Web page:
American Art – Part I of V: Thalia Stratton
Artist Statement: “Trained as an illustrator, I am naturally drawn to narrative and to using my work to suggest a story. These works are of unidentifiable but real subjects, and they are meant to be accessible to anyone’s imagination. My process begins as recording a specific moment at a specific place, and then transforming it into a fictional scene in order to create a powerful and distinct mood. My approach to color and light is in the forefront of my style, and is the main contribution to this transformation into mood: a limited palette of muted, sophisticated darks, minimal intensity, subtle values, along with the clarity of white to indicate how light plays off forms and seems to intensify darkness. With an expanded sense of place, I want viewers to feel so welcomed into the scene that they can create their own story of sense of place, and even imagined memories of what may have happened then and there.
Whether indicating backlighting or the warm soft glow of a quiet interior, whether tracing fleeting streams of light to achieve a graphic or dramatic effect, I strive for timeless transformed from the everyday moment, building a window into a visual dialogue with the viewer’s boundless imagination.”
“A single day is enough to make us a little larger or, another time, a little smaller.” – Paul Klee, Swiss-German painter whose style was influenced by Expressionism, Cubism, and Surrealism, who was born on 18 December 1879.
“Basically, I only play one character; I just play him at different volumes.” – Christ Farley, American comedian and actor famous for his skits on “Saturday Night Live,” who died on 18 December 1997.
American Art – Part II of V: Tae Park
Artist Statement: ‘Painting is a doorway into another world – a gateway to another reality. It is not only an illusion of three-dimensional space, but a reflection of the world that exists within me. This inner world that I paint is partly based on reality, but it is an idealized reality. It is a place of calmness that exists in fleeting moments of time. With painting, I am able to capture these serene moments. The people, place, and events that I paint are frozen in a moment of time and reality that may not have existed in the material world (the world that we live in).”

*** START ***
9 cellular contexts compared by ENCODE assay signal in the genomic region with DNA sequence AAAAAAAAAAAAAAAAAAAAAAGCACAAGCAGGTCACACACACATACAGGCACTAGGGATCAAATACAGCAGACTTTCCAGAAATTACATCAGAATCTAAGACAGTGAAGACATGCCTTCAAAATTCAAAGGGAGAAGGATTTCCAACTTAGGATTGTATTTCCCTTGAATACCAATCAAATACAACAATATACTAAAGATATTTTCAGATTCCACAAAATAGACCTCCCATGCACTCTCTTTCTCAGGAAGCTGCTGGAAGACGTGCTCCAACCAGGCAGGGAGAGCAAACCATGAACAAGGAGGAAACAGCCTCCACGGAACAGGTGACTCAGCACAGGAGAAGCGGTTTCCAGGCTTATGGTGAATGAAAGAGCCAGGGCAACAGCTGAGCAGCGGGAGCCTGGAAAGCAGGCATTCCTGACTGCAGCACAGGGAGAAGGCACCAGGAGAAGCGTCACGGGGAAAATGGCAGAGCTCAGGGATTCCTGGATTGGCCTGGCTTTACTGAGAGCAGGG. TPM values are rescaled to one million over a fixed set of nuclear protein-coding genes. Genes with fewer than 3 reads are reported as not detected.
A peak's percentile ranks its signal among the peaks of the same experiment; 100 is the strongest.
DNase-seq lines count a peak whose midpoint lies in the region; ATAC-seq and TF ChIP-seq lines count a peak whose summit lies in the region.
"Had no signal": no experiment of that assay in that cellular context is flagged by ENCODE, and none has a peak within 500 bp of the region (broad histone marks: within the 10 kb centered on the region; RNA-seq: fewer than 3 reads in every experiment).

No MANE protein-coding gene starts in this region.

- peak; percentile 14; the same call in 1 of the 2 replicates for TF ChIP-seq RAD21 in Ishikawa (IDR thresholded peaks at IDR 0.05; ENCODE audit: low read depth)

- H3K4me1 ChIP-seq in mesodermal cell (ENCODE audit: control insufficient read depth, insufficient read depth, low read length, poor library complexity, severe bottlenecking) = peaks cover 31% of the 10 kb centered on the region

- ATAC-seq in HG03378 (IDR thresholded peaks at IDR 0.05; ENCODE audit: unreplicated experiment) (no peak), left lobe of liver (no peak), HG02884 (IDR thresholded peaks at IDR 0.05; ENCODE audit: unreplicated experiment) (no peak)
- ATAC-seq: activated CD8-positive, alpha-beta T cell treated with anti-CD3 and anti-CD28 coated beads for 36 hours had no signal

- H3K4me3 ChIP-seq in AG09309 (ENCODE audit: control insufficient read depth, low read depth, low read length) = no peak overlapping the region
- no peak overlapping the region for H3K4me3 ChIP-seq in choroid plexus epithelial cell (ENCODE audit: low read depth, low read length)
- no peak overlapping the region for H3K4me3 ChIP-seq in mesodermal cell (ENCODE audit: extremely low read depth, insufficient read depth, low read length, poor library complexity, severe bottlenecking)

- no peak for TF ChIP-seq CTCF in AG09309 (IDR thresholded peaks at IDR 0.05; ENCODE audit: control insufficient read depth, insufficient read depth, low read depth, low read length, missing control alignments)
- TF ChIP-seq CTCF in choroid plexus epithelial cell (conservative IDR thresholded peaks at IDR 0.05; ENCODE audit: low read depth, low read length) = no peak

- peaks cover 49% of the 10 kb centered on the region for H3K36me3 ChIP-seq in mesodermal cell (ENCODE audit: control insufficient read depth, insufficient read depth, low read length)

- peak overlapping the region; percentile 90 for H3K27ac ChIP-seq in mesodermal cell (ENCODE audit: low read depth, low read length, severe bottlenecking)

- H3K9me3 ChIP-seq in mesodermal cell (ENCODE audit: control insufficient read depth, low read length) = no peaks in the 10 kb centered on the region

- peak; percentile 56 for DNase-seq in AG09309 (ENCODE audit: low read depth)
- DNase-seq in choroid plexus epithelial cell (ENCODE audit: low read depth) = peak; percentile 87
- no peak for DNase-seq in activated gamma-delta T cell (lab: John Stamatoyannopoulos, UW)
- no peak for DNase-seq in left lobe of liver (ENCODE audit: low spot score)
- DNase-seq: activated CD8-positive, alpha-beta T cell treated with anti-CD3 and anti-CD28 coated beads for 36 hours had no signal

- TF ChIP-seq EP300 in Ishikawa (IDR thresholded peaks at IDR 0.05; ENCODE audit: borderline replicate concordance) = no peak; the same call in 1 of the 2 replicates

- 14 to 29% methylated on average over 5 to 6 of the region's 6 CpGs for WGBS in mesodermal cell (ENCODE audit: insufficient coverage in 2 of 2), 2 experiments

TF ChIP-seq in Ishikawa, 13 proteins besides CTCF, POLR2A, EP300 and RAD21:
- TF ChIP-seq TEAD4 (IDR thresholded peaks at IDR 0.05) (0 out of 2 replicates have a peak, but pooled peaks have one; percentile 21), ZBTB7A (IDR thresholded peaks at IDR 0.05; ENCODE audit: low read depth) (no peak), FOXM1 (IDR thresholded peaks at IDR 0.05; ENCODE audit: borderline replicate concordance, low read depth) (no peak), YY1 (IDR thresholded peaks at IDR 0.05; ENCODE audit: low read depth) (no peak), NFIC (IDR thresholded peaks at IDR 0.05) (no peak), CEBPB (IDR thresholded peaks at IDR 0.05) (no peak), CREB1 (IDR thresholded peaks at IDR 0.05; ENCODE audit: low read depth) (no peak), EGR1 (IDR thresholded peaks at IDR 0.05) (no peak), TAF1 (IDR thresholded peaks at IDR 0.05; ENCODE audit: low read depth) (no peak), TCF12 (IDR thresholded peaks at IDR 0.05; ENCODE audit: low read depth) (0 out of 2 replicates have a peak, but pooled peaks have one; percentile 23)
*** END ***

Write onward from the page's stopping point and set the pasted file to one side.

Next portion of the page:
“Anyone who takes himself too seriously always runs the risk of looking ridiculous; anyone who can consistently laugh at himself does not.” – Vaclav Havel, Czech playwright, essayist, poet, dissident politician, author of “The Garden Party,” and ninth and last President of Czechoslovakia (1989-1992), who died on 18 December 2011.
Some quotes from Vaclav Havel:
“Hope is definitely not the same thing as optimism. It is not the conviction that something will turn out well, but the certainty that something makes sense, regardless of how it turns out.”
“Isn’t it the moment of most profound doubt that gives birth to new certainties? Perhaps hopelessness is the very soil that nourishes human hope; perhaps one could never find sense in life without first experiencing its absurdity.”
“Modern man must descend the spiral of his own absurdity to the lowest point; only then can he look beyond it. It is obviously impossible to get around it, jump over it, or simply avoid it.”
“Just as the constant increase of entropy is the basic law of the universe, so it is the basic law of life to be ever more highly structured and to struggle against entropy.”
“The deeper the experience of an absence of meaning – in other words, of absurdity – the more energetically meaning is sought.
“The salvation of this human world lies nowhere else than in the human heart, in the human power to reflect, in human meekness and human responsibility.”
“If we are to change our world view, images have to change. The artist now has a very important job to do. He’s not a little peripheral figure entertaining rich people, he’s really needed.”
“The exercise of power is determined by thousands of interactions between the world of the powerful and that of the powerless, all the more so because these worlds are never divided by a sharp line: everyone has a small part of himself in both.”
“Drama assumes an order. If only so that it might have – by disrupting that order – a way of surprising.”
“Even a purely moral act that has no hope of any immediate and visible political effect can gradually and indirectly, over time, gain in political significance.”
“The tragedy of modern man is not that he knows less and less about the meaning of his own life, but that it bothers him less and less.”
“But if I were to say who influenced me most, then I’d say Franz Kafka. And his works were always anchored in the Central European region.”
“I think it’s important for one to take a certain distance from oneself.”